There are actually four different courts that can be used for tax litigation. The United States Tax Court is the most commonly used option, but other courts may have advantages in certain situations.
The four courts with jurisdiction to hear tax controversy cases are:
- Tax Court
- U.S. District Court
- U.S. Court of Federal Claims
- Bankruptcy Court
Most tax litigation cases go to Tax Court because the taxpayer is not required to pay the disputed amount before filing their case. Most taxpayers would much prefer this option to having to pay the tax liability, file a claim for a refund, wait up to six months, and then sue for a refund.
Tax Court is used for many cases involving a proposed tax deficiency. A taxpayer who receives a Notice of Deficiency, also known as a 90-day letter, has 90 days to file a petition in Tax Court. If the taxpayer has any reason to believe that the tax has been assessed in error, a petition should be filed. You may even be able to negotiate a settlement of some sort before going to trial.
Tax Court also offers simplified procedures for disputes of $50,000 or less, which can be faster and easier for taxpayers that are representing themselves. Finally, Tax Court judges deal with tax laws all the time and are therefore familiar with the Tax Code and relevant caselaw.
U.S. District Court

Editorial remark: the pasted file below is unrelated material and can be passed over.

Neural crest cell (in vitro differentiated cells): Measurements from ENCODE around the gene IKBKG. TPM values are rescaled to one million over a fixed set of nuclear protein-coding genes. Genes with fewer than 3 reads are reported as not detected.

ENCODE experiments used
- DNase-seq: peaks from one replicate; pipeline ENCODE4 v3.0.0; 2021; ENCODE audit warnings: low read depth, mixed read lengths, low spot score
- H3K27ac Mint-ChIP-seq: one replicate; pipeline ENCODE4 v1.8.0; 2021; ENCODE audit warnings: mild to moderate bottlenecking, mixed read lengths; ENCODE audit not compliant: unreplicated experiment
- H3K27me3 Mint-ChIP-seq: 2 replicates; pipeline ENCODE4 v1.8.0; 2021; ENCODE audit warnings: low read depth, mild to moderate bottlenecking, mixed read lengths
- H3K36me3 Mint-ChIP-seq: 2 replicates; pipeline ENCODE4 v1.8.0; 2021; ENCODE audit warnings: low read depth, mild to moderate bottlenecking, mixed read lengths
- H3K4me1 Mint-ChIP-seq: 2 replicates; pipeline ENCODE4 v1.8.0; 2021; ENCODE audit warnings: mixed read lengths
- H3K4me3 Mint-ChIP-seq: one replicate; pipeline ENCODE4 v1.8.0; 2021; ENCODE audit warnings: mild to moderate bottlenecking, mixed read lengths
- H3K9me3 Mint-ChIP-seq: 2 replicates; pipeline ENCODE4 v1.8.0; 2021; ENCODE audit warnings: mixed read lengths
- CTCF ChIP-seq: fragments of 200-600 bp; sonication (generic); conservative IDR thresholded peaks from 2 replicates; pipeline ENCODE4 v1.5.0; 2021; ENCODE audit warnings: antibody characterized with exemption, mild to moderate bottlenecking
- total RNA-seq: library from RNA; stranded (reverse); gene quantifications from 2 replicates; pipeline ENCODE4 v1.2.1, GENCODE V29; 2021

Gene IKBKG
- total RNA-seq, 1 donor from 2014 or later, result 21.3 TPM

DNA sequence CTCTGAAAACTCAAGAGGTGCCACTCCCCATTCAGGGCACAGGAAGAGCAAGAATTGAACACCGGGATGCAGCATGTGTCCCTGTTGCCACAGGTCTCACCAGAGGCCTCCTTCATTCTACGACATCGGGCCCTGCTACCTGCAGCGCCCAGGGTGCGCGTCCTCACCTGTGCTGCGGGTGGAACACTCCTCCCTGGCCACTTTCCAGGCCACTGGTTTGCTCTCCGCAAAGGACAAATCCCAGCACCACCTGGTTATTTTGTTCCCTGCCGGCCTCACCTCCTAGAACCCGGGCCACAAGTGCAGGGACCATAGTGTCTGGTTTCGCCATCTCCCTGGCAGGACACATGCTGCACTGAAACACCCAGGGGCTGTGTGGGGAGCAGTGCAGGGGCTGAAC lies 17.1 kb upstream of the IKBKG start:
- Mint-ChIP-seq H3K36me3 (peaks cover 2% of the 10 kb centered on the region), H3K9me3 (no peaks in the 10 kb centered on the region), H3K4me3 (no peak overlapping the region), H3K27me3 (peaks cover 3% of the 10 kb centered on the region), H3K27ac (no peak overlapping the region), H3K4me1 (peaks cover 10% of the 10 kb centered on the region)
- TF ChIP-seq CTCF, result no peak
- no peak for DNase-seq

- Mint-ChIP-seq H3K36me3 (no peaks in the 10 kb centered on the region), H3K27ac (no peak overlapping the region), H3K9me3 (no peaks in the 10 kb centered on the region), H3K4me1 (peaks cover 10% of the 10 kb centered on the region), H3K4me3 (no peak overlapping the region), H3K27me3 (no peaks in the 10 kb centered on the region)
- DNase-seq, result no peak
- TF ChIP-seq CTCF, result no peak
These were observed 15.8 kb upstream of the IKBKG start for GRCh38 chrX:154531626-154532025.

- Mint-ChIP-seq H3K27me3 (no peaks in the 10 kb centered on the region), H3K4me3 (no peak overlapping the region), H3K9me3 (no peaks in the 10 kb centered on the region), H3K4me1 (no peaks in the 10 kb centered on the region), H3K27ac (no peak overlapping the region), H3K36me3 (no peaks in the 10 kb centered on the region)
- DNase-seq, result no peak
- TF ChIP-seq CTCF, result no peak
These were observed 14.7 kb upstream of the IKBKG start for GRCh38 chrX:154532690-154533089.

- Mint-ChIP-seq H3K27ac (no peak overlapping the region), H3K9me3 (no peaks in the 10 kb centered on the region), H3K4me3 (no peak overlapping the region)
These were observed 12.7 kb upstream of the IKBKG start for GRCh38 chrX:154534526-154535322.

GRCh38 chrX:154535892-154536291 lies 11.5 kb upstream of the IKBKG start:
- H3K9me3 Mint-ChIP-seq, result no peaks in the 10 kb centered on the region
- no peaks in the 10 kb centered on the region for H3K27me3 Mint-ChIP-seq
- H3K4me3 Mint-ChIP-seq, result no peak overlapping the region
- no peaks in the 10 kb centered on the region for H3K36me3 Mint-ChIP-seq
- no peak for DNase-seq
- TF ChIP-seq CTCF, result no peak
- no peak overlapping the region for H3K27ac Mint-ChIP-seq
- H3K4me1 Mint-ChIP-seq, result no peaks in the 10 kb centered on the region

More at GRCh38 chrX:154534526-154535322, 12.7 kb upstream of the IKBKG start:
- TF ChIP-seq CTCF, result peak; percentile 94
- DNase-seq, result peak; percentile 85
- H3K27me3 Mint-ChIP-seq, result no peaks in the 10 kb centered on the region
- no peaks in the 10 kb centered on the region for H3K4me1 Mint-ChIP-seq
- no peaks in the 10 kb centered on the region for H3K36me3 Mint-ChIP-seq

To go to District Court, the taxpayer will have to pay the disputed amount and file a claim for a refund with the IRS. If the IRS denies the claim, or does not respond within six months, the case can be brought in District Court.
A unique aspect of the District Court is that a jury trial is permitted. This can be beneficial is certain types of cases where a jury is more likely to be sympathetic to the taxpayer’s position than a judge.
U.S. Court of Federal Claims
Like District Court, the Court of Federal Claims can only hear cases once you have paid the tax liability and then sued for a refund. This court is not used often by individual taxpayers, and is more commonly used for large companies with substantial tax cases, but it can be a good option for some.
Tax litigation in Bankruptcy Court can offer several advantages to a taxpayer:
- You do not have to pay the disputed tax before having a judge hear your case
- You can have your case heard in Bankruptcy Court even if you missed your 90-day letter deadline
- You may be able to have some taxes, penalties, and interest discharged
Contact an experienced tax attorney to discuss the best option for your tax controversy case.